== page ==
A recent study published by Breeze gauged the financial impact that eight weeks of unpaid maternity leave can have on people in the U.S.
1,001 actively-employed women between the ages of 18 and 44 were surveyed. The prevailing theme after analyzing the data? Eight weeks of unpaid maternity leave would cause damage to personal finances. For example, 74% of women who responded didn’t believe they would have any cash savings left in their bank account after two months of unpaid maternity leave.
When asked how else they would cover the high costs associated with a newborn, 56% would consider taking on an “uncomfortable amount” of credit card debt. Another 54% would look into taking out a personal loan. 54% would consider drawing from one of their more-active daily investment accounts to cover their maternity leave expenses. And 49% said they would think about drawing from a retirement account to cover costs.
The highest percentage of women who responded answered with a “10” when asked to judge the potential financial setback from 8 weeks of unpaid maternity leave on a scale from one (no setback) to 10 (major, possibly permanent setback). The average answer was seven.
This series of data points is not surprising considering the U.S. is one of only a few countries without a federal paid maternity leave policy and just 19% of employees get paid leave through their employers, there’s not much in the form of financial assistance if you don’t know where to look.
There’s a potentially helpful financial safety net for pregnancy and unpaid maternity leave. Short-term disability insurance, but the study found many people are unaware of this product.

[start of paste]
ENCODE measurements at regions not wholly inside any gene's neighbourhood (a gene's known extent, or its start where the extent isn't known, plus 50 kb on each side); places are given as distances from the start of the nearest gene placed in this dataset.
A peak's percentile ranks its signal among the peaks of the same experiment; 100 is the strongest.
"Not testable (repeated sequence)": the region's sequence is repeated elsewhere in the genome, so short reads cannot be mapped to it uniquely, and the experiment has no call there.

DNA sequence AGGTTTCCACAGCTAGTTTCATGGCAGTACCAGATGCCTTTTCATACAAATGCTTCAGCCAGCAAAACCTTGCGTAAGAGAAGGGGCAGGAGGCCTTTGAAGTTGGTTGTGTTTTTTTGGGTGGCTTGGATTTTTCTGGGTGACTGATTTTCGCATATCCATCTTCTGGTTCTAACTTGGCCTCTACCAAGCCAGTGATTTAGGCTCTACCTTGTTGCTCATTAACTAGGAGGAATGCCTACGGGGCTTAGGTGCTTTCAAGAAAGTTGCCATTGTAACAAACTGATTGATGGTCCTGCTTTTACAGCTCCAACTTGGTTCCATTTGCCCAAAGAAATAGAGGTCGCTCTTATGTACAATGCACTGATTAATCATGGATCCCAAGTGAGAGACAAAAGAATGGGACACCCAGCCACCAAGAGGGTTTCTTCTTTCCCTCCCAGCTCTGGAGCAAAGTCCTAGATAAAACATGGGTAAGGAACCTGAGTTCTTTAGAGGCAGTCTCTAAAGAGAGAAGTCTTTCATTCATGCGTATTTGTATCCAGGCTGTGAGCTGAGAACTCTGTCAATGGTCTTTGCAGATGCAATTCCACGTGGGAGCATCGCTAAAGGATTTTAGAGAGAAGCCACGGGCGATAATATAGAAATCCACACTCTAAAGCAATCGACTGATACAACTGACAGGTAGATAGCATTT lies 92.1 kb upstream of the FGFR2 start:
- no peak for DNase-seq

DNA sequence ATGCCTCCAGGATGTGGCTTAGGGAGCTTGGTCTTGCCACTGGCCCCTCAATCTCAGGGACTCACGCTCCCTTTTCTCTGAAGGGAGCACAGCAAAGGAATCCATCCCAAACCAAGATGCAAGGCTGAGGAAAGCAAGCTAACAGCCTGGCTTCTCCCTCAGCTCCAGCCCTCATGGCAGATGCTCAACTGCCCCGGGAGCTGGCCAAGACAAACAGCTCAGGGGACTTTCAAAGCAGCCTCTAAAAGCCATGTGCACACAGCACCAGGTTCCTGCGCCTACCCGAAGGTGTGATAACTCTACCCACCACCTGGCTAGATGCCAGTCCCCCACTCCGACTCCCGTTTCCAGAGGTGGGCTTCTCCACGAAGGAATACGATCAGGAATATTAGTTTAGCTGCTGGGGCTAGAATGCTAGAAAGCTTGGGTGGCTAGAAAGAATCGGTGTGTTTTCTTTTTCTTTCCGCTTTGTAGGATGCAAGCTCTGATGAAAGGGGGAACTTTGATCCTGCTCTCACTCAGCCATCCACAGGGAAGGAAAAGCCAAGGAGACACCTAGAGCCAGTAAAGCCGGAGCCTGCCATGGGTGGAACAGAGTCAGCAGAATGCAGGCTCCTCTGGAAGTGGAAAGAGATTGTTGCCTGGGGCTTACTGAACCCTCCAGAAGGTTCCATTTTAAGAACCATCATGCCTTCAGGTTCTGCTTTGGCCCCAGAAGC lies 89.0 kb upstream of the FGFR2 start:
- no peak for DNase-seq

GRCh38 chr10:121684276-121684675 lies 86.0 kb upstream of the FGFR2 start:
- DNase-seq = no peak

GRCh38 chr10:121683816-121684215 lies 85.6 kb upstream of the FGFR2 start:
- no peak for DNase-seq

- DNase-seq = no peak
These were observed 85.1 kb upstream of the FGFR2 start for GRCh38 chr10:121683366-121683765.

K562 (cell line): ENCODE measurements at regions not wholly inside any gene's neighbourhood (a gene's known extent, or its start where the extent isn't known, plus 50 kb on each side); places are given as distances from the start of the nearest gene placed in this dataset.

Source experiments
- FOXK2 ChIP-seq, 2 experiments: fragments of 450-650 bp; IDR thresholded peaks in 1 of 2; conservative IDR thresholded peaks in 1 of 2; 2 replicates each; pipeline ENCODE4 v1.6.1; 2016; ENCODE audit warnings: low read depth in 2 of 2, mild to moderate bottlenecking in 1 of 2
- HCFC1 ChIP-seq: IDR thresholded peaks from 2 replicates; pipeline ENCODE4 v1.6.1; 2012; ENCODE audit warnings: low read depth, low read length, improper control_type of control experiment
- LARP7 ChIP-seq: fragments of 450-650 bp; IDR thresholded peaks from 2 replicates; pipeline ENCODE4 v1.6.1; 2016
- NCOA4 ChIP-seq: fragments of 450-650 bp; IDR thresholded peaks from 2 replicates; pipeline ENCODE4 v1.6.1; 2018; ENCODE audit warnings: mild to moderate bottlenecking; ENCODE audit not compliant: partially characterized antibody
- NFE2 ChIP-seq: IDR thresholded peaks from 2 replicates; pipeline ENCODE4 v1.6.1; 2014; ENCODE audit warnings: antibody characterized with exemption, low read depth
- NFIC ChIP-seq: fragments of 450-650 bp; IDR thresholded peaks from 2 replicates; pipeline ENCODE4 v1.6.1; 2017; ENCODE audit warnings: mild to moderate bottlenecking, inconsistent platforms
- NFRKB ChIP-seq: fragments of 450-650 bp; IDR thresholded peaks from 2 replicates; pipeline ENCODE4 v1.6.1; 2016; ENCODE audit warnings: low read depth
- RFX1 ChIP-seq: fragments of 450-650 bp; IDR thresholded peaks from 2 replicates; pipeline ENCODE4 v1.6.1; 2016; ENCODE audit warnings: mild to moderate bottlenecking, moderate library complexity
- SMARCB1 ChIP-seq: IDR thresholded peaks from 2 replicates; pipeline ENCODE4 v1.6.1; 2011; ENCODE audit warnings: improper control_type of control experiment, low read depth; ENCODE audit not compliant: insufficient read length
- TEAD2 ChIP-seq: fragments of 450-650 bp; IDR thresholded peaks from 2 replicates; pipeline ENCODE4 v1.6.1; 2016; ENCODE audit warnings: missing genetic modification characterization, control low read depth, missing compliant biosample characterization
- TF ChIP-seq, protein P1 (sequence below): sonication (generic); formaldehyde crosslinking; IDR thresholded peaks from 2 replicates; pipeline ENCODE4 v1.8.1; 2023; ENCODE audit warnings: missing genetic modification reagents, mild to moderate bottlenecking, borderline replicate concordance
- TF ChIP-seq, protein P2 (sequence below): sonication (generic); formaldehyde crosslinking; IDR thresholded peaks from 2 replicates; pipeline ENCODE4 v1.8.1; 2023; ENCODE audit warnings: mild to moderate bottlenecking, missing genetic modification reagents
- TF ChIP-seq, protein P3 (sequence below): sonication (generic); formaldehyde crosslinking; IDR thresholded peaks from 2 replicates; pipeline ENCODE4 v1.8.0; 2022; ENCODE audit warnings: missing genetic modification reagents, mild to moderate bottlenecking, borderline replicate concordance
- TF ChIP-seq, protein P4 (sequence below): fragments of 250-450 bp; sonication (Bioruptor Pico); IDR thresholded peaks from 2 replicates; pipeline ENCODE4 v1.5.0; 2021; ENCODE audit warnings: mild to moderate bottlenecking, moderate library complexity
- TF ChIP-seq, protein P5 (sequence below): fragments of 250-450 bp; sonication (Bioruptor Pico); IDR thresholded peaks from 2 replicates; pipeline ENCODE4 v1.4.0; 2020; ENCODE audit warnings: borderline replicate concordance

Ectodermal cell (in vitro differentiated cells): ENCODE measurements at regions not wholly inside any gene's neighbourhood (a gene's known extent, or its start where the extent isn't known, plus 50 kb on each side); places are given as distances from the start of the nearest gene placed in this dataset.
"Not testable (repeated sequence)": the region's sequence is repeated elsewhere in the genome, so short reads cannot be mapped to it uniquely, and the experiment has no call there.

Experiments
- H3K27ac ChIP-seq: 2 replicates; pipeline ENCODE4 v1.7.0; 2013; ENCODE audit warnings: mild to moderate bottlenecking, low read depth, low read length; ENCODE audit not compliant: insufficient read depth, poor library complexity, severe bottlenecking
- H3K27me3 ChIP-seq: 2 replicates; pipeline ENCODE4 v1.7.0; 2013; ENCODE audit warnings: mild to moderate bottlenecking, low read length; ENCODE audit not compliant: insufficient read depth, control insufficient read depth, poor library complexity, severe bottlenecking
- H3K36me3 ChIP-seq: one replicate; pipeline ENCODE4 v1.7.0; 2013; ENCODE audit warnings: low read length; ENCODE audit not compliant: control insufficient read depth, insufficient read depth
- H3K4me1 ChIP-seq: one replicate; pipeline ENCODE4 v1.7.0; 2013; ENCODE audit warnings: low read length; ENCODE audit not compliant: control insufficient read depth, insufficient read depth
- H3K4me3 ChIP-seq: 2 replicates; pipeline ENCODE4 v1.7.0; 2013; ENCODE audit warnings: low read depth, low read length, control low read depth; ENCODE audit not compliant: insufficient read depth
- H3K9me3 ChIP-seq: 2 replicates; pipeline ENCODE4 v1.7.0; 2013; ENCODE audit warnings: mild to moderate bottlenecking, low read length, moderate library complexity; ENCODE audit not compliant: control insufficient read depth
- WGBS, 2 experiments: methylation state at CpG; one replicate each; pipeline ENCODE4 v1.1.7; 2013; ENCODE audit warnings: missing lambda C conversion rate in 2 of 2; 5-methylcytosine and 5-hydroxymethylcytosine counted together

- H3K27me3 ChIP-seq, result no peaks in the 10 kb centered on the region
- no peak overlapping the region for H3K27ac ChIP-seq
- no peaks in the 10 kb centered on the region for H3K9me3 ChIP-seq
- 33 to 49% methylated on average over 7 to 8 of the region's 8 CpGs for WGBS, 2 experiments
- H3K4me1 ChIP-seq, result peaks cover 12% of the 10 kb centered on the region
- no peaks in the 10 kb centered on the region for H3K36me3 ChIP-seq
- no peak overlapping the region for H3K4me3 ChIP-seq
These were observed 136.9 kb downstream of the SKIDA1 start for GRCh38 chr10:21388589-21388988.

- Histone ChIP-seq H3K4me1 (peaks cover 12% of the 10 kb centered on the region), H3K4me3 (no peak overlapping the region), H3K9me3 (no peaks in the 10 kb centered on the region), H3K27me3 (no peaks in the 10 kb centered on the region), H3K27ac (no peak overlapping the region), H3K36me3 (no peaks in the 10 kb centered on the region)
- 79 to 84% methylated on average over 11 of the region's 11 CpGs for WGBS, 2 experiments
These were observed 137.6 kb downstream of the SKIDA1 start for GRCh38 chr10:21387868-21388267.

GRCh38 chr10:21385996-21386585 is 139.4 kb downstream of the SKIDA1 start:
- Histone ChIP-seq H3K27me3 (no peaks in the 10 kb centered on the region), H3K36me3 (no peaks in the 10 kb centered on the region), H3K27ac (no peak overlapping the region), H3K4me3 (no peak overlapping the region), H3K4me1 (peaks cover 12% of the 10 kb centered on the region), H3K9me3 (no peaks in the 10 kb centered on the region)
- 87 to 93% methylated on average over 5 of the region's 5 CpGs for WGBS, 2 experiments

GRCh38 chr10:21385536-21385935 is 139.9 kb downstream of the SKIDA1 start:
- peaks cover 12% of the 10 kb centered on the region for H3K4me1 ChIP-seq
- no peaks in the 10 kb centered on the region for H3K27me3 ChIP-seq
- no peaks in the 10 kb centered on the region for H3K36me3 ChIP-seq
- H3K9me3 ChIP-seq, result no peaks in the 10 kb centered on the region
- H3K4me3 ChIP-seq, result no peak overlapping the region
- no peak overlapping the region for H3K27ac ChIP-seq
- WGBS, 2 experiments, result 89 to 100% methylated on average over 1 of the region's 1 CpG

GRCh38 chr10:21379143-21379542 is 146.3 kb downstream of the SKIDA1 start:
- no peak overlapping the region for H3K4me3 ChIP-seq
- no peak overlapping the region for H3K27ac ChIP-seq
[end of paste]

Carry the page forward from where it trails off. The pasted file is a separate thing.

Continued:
When respondents were asked if they’ve considered taking out short-term disability insurance as a way to protect their finances against unpaid maternity leave, just 38% answered “yes” while 62% answered “no.”
Amongst those who hadn’t considered the product, 42% did not know what short-term disability insurance was. This group was then given the definition of short-term disability insurance, and 81% then said they would consider purchasing it.
The data shows more women would be interested in taking out short-term disability insurance if they knew what it was and the purpose it served. Short-term disability insurance replaces a portion of a policyholder’s weekly income – sometimes up to 60% – for qualifying disabilities that leave them unable to work and earn a living.
Qualifying disabilities can be physical injuries like broken hands, medical illnesses, or mental health struggles like anxiety.
It can be a way to keep some income flowing in while on unpaid maternity leave for eight weeks or even longer. The benefit money can be used on any of life’s expenses, like rent payments or groceries or doctor visits.
LIMRA found that “pregnancy” is the most commonly-cited reason for short-term disability insurance claims.
It is important to note that short-term disability insurance is not a uniform solution to prepare for unpaid maternity leave. Not all short-term disability insurance products cover maternity leave or pregnancy. Sometimes coverage is dependent on other qualifying circumstances like needing extra time to recover from a pregnancy complication.
Additionally, a consumer will almost always have to take out short-term disability insurance before they are pregnant for it to cover pregnancy. If taken out while pregnant, the pregnancy will get counted as a pre-existing condition and not trigger a benefits payout.
With the two above paragraphs in mind, be sure to read the fine print and ask questions about short-term disability insurance before relying on it for pregnancy and unpaid maternity leave. If a short-term disability product does in fact cover pregnancy, it can certainly be incredibly effective in helping people stay financially afloat during those first couple of months